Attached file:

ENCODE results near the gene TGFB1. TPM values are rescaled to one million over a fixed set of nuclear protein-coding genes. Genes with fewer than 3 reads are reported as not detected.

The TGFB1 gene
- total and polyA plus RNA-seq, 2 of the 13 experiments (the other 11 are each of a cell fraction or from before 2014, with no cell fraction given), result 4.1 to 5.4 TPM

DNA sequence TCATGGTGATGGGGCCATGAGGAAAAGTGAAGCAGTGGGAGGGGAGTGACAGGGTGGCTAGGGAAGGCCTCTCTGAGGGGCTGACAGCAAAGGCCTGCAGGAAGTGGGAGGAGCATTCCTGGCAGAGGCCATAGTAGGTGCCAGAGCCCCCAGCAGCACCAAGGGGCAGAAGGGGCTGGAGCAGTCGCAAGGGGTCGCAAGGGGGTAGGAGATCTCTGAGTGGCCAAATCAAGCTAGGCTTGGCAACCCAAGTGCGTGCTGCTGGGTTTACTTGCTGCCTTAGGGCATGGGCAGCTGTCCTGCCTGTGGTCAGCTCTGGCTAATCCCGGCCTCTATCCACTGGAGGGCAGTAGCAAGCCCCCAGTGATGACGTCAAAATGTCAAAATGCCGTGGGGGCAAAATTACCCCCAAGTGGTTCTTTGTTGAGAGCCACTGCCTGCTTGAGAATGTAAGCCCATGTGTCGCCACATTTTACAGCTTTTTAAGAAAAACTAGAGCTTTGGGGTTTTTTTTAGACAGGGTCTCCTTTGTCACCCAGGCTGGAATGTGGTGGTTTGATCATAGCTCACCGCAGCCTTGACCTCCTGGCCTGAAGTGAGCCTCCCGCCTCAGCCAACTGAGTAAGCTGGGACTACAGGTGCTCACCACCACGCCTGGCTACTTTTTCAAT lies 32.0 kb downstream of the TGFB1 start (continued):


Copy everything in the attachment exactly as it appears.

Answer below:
ENCODE results near the gene TGFB1. TPM values are rescaled to one million over a fixed set of nuclear protein-coding genes. Genes with fewer than 3 reads are reported as not detected.

The TGFB1 gene
- total and polyA plus RNA-seq, 2 of the 13 experiments (the other 11 are each of a cell fraction or from before 2014, with no cell fraction given), result 4.1 to 5.4 TPM

DNA sequence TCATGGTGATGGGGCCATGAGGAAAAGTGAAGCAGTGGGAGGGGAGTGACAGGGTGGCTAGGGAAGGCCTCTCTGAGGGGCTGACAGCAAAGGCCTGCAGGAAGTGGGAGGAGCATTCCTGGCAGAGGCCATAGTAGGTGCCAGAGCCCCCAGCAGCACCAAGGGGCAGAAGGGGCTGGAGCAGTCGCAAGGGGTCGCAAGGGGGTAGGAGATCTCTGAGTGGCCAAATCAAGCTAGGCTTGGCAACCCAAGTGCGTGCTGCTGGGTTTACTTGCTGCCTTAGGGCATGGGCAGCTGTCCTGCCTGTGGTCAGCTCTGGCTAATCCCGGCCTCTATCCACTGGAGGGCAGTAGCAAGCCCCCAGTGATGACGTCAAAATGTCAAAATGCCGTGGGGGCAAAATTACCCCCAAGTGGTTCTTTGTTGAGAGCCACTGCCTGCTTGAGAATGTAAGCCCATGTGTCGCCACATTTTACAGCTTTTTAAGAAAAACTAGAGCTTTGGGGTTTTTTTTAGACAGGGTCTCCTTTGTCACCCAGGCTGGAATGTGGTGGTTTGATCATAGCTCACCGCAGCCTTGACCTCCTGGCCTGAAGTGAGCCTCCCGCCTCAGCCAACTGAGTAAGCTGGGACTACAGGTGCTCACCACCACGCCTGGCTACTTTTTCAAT lies 32.0 kb downstream of the TGFB1 start (continued):